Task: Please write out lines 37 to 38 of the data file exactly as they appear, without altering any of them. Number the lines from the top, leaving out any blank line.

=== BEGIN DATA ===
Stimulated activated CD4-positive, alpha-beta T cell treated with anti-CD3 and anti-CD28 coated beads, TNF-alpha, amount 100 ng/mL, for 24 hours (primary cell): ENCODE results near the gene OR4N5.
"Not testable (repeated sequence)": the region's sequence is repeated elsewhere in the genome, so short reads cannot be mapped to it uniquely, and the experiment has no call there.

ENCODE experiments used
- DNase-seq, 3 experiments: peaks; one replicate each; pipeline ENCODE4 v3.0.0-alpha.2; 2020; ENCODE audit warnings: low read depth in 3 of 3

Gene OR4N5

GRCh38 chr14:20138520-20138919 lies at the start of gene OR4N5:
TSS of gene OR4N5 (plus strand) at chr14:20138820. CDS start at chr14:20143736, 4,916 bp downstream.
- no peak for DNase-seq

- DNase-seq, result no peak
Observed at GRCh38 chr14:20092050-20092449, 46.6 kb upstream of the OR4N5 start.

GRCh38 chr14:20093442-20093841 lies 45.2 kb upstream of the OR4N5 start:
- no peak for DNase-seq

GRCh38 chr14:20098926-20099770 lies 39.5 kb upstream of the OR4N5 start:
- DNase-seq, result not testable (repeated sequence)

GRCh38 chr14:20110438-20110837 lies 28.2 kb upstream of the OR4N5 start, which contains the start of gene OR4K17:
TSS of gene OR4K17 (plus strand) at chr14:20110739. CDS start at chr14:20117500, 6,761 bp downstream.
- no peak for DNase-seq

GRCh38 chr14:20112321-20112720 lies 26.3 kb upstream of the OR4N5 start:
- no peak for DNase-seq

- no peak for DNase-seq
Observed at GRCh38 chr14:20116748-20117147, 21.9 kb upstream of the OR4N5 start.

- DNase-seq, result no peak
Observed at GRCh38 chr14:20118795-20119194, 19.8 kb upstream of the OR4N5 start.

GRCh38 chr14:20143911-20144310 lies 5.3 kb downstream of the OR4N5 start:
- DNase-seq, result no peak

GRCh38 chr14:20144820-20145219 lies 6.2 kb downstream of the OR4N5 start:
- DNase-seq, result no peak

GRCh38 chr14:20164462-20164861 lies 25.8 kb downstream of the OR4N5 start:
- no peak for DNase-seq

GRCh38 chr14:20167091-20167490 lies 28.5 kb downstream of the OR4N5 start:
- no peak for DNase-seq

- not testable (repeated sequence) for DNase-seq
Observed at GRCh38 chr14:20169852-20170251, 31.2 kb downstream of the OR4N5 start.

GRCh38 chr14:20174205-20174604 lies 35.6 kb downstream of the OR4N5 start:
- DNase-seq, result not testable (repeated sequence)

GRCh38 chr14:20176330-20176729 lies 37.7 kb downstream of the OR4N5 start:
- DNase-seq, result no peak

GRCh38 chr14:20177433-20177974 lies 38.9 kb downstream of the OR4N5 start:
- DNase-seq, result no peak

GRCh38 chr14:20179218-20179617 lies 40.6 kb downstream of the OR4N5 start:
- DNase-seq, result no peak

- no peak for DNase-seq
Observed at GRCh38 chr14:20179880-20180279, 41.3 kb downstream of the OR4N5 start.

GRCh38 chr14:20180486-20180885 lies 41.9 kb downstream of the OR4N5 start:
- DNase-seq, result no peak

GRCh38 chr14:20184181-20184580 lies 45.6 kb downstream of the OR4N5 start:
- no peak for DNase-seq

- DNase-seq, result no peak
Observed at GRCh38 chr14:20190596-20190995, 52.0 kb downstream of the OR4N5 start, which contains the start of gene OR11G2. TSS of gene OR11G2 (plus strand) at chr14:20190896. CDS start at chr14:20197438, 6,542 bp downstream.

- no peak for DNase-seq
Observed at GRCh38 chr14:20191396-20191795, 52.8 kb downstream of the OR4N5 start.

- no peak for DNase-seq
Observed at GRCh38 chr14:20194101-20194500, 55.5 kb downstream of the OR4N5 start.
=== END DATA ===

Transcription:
- DNase-seq, result no peak

GRCh38 chr14:20177433-20177974 lies 38.9 kb downstream of the OR4N5 start: